After you have drunk from the user feedback firehose, you may have an overwhelmingly long to-do list. Stop and review the legal technology maturity model.

Your goal as a developer is to release something useful into the world. Your work can always be improved. Remember to stop and deliver what you have when it is "useful enough". At the same time, do not neglect safety.

It can be helpful to think of different ways to help your user use your tool correctly, arranged in order from simplest to hardest to achieve:

  1. Written instructions.
  2. Input validation.
  3. Business rules and app logic that prevent incorrect choices.

Depending on the complexities and dangers of your tool, just writing down instructions in your app can be the solution to a lot of complex logic that you might want to eventually implement. Start simple, release what you have, and add in features over time.

Helping the next developer

A software project is never "done"--the coder just ran out of time or money to keep enhancing the tool.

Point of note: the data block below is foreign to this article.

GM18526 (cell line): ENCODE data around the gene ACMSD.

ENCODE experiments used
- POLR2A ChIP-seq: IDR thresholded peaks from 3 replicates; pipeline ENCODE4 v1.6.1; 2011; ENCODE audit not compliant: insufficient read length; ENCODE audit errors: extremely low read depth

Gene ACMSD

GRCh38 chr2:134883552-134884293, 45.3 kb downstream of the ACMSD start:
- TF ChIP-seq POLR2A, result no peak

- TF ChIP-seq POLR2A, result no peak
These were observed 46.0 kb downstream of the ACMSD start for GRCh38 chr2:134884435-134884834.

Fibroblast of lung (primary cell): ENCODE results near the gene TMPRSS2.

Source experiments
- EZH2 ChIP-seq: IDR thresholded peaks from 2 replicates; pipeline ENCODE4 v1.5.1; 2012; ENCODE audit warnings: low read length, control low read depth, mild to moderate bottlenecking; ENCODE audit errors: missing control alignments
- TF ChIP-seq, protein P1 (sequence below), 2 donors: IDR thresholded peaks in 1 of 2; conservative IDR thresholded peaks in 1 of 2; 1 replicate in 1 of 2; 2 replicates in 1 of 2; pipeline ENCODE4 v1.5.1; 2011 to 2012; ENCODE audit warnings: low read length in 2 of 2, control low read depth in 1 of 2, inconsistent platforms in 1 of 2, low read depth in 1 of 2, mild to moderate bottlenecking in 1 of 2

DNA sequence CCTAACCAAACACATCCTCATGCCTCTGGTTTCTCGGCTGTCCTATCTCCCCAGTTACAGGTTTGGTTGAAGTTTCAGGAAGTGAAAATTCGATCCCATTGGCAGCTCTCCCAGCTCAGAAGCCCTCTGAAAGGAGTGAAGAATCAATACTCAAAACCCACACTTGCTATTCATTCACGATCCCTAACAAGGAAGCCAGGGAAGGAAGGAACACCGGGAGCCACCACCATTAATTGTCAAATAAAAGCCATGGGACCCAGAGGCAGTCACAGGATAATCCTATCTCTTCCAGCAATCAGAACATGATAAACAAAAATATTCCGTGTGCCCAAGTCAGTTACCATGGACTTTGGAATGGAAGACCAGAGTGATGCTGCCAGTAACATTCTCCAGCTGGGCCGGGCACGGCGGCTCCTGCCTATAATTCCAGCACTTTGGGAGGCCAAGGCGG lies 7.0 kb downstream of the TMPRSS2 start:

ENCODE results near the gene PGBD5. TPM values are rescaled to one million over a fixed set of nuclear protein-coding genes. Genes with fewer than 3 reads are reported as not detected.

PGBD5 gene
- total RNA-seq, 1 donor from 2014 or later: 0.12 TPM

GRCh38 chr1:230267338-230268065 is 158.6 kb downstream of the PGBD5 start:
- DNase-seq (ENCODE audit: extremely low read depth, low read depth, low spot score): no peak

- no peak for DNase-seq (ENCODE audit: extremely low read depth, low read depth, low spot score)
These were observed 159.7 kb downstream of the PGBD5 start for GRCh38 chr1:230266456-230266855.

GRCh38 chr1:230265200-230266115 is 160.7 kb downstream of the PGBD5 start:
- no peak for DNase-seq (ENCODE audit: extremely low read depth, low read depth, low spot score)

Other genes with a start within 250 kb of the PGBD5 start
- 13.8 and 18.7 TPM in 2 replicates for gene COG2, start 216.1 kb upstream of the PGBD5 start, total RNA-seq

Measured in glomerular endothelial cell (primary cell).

Your job as a software developer is to leave space for the next developer to continue improving what you have built. To use the framing of the legal technology maturity model, help the next developer move your tool up the maturity scale.

  1. Make a note of where you compromised for time or to save room for more important features, such as places validation or business rules could be implemented.
  2. Write down user feedback that seemed useful but that you couldn't implement.
  3. Write down feature ideas that you identified on your own.
  4. Bring together the research that you conducted about the rest of the process so that a next developer could extend your tool.

For most developers, the best place to put these ideas is as issues in GitHub. If you are using Trello, it could be a good place to store notes and research, saving GitHub for actionable items.

Further reading